"A modern masterpiece."--The New York Times Book Review "Supple, sparkling and original."--The Wall Street Journal "Mesmerizing."--TODAY.com "This book could change the world."--BookPage "Like nothing else you've read or ever will read."--Linda Sue Park "It hooks you right from the opening line."--NPR SEVEN STARRED REVIEWS * "A modern epic."--Kirkus Reviews, starred review * "A rare treasure of a book."--Publishers Weekly, starred review * "A story that soars."--The Bulletin, starred review * "At once beautiful and painful."--School Library Journal, starred review * "Raises the literary bar in children's lit."--Booklist, starred review * "Poignant and powerful."--Foreword Reviews, starred review * "One of the most extraordinary books of the year."--BookPage, starred review A sprawling, evocative, and groundbreaking autobiographical novel told in the unforgettable and hilarious voice of a young Iranian refugee. It is a powerfully layered novel that poses the questions: Who owns the truth? Who speaks it? Who believes it? "A patchwork story is the shame of the refugee," Nayeri writes early in the novel. In an Oklahoman middle school, Khosrou (whom everyone calls Daniel) stands in front of a skeptical audience of classmates, telling the tales of his family's history, stretching back years, decades, and centuries. At the core is Daniel's story of how they became refugees--starting with his mother's vocal embrace of Christianity in a country that made such a thing a capital offense, and continuing through their midnight flight from the secret police, bribing their way onto a plane-to-anywhere. Anywhere becomes the sad, cement refugee camps of Italy, and then finally asylum in the U.S. Implementing a distinct literary style and challenging western narrative structures, Nayeri deftly weaves through stories of the long and beautiful history of his family in Iran, adding a richness of ancient tales and Persian folklore. Like Scheherazade of One Thousand and One Nights in a hostile classroom, Daniel spins a tale to save his own life: to stake his claim to the truth. EVERYTHING SAD IS UNTRUE (a true story) is a tale of heartbreak and resilience and urges readers to speak their truth and be heard.

  • ISBN-13: 9781646140008
  • ISBN-10: 1646140001
  • Publisher: Levine Querido
  • Publish Date: August 2020
  • Dimensions: 8.4 x 5.5 x 1.3 inches
  • Shipping Weight: 1.55 pounds
  • Page Count: 368
  • Reading Level: Ages 10-13

Everything Sad is Untrue

“A patchwork story is the shame of a refugee,” Daniel Nayeri writes in Everything Sad Is Untrue. Nayeri’s patchwork story forms a stunning quilt, each piece lovingly stitched together to create a saga that deserves to be savored.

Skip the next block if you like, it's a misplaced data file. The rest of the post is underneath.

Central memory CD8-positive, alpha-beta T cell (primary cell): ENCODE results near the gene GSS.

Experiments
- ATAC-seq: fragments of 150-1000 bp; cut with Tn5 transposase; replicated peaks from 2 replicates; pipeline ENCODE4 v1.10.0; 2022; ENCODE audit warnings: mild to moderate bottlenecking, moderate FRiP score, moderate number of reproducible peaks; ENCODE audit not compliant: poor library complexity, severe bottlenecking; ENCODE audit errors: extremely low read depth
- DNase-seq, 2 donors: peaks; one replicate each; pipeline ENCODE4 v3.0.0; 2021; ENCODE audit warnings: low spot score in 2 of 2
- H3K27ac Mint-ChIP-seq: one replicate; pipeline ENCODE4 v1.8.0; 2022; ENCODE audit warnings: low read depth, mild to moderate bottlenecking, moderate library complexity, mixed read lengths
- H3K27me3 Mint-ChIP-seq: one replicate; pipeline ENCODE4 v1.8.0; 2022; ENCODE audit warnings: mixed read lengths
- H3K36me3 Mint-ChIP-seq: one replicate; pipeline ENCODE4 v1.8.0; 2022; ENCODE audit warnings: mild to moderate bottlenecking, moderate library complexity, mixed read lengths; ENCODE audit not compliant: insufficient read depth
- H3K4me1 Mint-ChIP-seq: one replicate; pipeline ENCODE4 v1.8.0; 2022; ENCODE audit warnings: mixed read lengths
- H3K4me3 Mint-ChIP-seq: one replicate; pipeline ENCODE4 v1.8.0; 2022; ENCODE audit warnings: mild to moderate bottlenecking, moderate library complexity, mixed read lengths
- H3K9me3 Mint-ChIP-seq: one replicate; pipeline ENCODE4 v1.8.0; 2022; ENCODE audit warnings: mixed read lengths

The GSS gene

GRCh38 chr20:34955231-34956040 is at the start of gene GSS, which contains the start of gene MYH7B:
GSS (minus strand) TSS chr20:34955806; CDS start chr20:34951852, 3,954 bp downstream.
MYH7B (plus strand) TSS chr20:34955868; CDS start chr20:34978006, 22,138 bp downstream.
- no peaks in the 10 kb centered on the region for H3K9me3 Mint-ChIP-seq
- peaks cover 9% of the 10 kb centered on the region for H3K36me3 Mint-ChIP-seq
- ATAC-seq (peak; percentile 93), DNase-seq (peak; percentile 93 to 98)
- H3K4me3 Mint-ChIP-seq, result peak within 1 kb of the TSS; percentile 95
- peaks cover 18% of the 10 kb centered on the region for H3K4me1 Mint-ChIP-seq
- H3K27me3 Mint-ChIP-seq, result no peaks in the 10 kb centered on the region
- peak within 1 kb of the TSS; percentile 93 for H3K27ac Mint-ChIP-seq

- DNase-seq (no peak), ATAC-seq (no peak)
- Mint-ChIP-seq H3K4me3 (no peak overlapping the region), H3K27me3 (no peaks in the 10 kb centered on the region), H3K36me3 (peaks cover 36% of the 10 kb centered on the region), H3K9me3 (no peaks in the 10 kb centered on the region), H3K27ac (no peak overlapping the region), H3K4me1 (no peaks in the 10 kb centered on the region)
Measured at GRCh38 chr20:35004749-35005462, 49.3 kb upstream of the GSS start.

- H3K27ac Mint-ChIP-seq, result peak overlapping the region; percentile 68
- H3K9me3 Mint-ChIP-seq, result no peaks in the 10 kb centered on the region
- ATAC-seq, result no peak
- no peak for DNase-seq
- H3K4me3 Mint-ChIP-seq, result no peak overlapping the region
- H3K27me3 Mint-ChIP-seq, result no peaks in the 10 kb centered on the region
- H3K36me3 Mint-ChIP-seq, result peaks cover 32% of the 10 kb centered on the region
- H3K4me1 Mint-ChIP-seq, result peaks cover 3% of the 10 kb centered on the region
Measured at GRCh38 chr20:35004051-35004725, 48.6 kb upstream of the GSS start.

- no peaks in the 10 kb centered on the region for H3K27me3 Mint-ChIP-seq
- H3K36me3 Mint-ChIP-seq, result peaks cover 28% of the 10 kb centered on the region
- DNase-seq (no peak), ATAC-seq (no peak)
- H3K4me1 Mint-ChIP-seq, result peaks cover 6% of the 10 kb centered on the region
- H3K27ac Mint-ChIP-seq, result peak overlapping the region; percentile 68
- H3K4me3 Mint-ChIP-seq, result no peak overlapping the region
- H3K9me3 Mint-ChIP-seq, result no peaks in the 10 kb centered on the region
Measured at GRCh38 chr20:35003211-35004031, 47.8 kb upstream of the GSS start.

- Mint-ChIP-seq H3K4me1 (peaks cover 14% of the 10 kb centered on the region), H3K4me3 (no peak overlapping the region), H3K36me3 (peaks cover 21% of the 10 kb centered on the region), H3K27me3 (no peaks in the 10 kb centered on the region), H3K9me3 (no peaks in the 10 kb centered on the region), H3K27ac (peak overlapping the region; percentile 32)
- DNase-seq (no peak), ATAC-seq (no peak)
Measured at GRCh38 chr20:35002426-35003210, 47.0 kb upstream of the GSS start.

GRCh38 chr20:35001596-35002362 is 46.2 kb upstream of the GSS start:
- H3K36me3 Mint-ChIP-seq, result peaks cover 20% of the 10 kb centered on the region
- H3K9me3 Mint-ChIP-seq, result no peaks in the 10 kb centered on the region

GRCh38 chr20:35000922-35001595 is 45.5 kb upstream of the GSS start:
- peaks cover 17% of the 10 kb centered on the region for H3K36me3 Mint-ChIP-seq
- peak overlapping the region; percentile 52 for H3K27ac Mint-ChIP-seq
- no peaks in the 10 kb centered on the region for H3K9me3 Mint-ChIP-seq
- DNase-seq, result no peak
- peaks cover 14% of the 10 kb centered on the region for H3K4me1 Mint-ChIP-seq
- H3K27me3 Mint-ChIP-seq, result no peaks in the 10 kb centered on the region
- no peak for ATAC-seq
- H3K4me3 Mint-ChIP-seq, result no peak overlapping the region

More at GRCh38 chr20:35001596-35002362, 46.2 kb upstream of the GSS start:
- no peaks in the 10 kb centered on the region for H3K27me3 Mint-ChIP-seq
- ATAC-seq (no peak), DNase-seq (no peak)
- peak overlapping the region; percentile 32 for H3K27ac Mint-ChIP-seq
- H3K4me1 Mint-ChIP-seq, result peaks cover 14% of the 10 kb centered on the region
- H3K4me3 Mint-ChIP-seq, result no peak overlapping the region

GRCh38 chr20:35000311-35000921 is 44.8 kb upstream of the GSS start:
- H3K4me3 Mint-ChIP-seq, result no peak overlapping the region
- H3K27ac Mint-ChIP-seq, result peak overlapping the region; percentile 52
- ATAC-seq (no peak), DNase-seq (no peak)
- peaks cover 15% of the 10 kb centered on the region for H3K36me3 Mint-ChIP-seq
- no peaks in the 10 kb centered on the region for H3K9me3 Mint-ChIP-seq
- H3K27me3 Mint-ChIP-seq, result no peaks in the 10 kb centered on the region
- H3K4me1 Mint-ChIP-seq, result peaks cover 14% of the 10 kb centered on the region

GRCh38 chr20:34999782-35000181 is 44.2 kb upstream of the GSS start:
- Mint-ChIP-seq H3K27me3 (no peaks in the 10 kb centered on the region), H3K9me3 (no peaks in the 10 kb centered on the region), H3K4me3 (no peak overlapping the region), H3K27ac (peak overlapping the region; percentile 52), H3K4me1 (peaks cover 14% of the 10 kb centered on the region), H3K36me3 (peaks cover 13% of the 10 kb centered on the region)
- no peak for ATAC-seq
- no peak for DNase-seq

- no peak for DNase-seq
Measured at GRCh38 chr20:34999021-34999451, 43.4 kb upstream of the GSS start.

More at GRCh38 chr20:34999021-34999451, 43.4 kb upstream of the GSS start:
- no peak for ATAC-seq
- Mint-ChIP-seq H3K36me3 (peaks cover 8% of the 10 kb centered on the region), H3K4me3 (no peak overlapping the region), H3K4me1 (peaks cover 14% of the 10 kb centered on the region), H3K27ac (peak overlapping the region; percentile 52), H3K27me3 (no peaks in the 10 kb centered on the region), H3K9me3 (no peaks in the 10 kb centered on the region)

Everything Sad Is Untrue is the mostly true story of Khosrou, who becomes Daniel, and the two lives he has lived in just 11 years. First, there’s his life back in Iran, where his family was wealthy, where he went hunting for leopards and where his parents’ veins were filled with the blood of divinity. Then there’s his life now, in Oklahoma, where he has to learn to survive the bus ride home, where his mother has to learn to survive her new husband and where he realizes his memories of his first life are slipping away.

In the voice of his younger self, Nayeri casts himself as Scheherazade, with readers as his king; we hold his life in our hands. Should we believe his tales? His classmates in Oklahoma don’t. No one believes that the smelly kid who is too poor to pay for lunch in the cafeteria once lived in a beautiful house and dined with the prince of Abu Dhabi. Even Nayeri admits his memory is shaky. Was that really the prince of Abu Dhabi? It’s hard to know when you’re a kid who’s just escaped a religious death squad by fleeing to a foreign country.

The stakes here are life and death, not only for young Daniel and his family during their journey but also for Nayeri the storyteller, who stands before us in “the parlors of our minds,” spinning tale after tale. To stop reading is to condemn him to a death of indifference. But Nayeri is a gifted writer whose tales of family, injustice, tragedy, faith, history and poop (yes, poop) combine to create such an all-consuming experience that reacting with indifference is simply not possible. 

A deeply personal book that makes a compelling case for empathy and hope, Everything Sad Is Untrue is one of the most extraordinary books of the year.

ALSO IN BOOKPAGE: Author Daniel Nayeri and publisher/editor Arthur A. Levine go behind the scenes of Everything Sad Is Untrue.